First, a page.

For some reason, I always thought that Poynting was a Russian physicist, like Minkowski. He wasn’t. I just looked it up. Poynting was an Englishman, born near Manchester, and he teached in Birmingham. I should have known. Poynting is a very English name, isn’t it? My confusion probably stems from the fact that it was some Russian physicist, Nikolay Umov, who first proposed the basic concepts we are going to discuss here, i.e. the speed and direction of energy itself, or its movement. And as I am double-checking, I just learned that Hermann Minkowski is generally considered to be German-Jewish, not Russian. Makes sense. With Einstein and all that. His personal life story is actually quite interesting. You should check it out. 🙂
Let’s go for it. We’ve done a few posts on the energy in the fields already, but all in the contexts of electrostatics. Let me first walk you through the ideas we presented there.
1. A charge q causes an electric field E, and E‘s magnitude E is a simple function of the charge (q) and its distance (r) from the point that we’re looking at, which we usually write as P = (x, y, z). Of course, the origin of our reference frame here is q. The formula is the simple inverse-square law that you (should) know: E ∼ q/r2, and the proportionality constant is just Coulomb’s constant, which I think you wrote as ke in your high-school days and which, as you know, is there so as to make sure the units come out alright. So we could just write E = ke·q/r2. However, just to make sure it does not look like a piece of cake 🙂 physicists write the proportionality constant as 1/4πε0, so we get:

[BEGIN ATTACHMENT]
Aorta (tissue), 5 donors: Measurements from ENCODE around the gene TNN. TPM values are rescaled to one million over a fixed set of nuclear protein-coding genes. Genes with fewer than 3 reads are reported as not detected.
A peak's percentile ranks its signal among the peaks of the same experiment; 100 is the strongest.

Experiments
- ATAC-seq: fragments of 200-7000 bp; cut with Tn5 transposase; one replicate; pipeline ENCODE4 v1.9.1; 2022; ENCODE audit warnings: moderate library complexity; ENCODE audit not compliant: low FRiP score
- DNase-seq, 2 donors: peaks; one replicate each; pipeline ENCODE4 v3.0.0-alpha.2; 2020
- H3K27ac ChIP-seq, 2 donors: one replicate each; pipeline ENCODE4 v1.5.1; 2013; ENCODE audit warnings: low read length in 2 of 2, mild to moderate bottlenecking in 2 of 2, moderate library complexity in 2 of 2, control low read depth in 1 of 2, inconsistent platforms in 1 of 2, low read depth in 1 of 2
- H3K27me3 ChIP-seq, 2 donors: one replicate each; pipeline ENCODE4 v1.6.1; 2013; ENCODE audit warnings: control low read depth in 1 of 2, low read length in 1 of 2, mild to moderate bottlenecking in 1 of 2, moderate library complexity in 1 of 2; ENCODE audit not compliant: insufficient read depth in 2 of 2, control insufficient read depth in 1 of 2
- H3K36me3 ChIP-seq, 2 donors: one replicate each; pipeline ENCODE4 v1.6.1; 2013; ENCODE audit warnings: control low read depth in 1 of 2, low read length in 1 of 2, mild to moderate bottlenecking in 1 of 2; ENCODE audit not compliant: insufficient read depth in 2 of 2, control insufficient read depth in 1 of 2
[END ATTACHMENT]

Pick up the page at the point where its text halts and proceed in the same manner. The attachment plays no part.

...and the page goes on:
Now, the field is the force on any unit charge (+1) we’d bring to P. This led us to think of energy, potential energy, because… Well… You know: energy is measured by work, so that’s some force acting over some distance. The potential energy of a charge increases if we move it against the field, so we wrote:
Well… We actually gave the formula below in that post, so that’s the work done per unit charge. To interpret it, you just need to remember that F = qE, which is equivalent to saying that E is the force per unit charge.
As for the F•ds or E•ds product in the integrals, that’s a vector dot product, which we need because it’s only the tangential component of the force that’s doing work, as evidenced by the formula F•ds = |F|·|ds|·cosθ = Ft·ds, and as depicted below.
Now, this allowed us to describe the field in terms of the (electric) potential Φ and the potential differences between two points, like the points a and b in the integral above. We have to chose some reference point, of course, some P0 defining zero potential, which is usually infinitely far away. So we wrote our formula for the work that’s being done on a unit charge, i.e. W(unit) as: